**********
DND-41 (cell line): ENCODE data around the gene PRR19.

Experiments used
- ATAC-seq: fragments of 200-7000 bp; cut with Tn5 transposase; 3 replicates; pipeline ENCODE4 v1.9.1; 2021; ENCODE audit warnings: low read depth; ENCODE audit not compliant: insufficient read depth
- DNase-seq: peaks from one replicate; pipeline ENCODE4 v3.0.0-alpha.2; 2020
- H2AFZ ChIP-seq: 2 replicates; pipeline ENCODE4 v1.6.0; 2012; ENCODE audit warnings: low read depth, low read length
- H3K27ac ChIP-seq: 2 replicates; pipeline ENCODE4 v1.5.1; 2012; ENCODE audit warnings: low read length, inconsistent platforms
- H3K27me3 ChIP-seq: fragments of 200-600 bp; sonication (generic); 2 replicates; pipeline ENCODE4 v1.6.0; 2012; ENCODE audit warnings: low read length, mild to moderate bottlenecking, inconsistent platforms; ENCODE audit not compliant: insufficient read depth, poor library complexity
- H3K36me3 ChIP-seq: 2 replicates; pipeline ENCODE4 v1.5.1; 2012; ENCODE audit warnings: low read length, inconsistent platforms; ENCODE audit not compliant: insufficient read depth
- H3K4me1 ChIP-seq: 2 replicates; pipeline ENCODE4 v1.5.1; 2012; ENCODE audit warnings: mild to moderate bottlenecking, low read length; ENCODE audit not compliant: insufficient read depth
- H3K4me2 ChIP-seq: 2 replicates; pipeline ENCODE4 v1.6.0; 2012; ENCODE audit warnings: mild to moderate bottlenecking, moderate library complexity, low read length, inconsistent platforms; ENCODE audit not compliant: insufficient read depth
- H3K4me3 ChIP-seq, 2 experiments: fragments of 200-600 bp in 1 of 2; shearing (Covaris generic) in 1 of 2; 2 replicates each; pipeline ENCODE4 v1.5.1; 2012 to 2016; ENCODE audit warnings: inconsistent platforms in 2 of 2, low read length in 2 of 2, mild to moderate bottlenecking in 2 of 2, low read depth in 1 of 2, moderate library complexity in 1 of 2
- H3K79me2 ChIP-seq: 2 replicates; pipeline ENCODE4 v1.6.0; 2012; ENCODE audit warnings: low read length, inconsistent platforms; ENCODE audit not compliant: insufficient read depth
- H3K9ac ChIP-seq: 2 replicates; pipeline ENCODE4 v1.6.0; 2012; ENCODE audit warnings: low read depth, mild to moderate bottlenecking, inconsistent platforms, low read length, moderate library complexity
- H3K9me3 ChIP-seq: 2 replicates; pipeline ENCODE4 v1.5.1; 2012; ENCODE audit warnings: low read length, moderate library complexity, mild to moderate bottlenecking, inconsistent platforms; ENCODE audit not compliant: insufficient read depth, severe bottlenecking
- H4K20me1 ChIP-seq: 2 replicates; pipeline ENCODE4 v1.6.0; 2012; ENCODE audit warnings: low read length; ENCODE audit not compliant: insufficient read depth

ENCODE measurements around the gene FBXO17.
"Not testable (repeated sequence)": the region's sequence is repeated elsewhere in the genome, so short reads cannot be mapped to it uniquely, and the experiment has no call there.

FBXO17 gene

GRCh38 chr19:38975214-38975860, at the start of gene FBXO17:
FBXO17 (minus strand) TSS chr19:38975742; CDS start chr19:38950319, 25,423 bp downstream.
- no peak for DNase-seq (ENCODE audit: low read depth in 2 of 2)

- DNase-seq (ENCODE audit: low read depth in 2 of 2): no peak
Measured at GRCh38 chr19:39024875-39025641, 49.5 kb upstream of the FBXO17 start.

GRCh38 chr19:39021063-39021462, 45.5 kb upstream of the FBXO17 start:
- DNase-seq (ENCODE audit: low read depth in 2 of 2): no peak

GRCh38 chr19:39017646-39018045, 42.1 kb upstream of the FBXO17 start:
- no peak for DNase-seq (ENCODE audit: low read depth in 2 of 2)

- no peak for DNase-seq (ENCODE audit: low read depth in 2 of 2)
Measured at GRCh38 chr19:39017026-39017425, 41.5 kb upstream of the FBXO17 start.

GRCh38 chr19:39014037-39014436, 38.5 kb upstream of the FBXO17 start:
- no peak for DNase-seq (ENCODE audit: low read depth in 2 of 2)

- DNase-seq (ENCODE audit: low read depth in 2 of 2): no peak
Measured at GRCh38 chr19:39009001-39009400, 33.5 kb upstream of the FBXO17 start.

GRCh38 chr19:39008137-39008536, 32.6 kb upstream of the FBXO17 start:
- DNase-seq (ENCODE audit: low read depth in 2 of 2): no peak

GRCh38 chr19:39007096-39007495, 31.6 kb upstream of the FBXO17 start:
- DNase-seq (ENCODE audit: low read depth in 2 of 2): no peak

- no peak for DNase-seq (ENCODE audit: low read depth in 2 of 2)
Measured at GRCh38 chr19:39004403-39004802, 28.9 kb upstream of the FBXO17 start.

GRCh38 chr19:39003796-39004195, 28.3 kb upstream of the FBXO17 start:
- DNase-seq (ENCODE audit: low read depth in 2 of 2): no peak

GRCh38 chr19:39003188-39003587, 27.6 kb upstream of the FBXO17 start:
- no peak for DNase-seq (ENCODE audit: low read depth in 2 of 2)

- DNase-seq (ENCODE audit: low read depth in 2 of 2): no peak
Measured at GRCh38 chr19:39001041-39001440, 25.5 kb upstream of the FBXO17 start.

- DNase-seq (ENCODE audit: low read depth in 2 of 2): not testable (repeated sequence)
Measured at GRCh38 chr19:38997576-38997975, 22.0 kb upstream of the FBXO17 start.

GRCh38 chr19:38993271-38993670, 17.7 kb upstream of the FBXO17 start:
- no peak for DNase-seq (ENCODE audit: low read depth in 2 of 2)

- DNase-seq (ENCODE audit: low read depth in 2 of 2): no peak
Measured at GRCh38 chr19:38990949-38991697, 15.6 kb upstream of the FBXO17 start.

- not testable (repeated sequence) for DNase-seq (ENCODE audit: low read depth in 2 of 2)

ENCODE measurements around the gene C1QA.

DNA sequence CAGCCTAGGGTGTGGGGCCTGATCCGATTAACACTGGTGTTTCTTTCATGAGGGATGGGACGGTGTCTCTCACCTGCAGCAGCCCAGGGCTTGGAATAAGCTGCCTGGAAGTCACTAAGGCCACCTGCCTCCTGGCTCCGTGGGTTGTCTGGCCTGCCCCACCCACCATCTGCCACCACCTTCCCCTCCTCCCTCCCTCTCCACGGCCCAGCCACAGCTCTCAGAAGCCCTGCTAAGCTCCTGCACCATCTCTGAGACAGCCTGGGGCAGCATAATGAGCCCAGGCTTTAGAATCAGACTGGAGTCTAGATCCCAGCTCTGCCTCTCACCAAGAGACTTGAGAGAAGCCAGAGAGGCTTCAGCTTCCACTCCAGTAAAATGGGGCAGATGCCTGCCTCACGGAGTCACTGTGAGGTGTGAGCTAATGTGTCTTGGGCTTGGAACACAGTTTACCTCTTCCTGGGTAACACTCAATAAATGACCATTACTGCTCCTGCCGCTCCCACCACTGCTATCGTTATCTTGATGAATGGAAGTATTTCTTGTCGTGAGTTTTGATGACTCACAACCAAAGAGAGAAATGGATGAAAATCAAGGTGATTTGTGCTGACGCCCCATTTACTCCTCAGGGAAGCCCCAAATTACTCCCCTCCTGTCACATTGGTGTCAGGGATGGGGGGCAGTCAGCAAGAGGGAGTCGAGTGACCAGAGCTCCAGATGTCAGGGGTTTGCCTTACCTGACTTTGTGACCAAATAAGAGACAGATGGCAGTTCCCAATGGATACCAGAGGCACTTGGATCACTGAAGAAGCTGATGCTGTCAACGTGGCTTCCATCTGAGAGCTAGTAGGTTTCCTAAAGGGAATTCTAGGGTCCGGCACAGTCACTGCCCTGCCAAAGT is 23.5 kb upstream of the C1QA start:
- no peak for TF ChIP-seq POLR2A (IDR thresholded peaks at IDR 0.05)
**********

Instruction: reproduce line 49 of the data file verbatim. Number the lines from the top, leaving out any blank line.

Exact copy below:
- no peak for DNase-seq (ENCODE audit: low read depth in 2 of 2)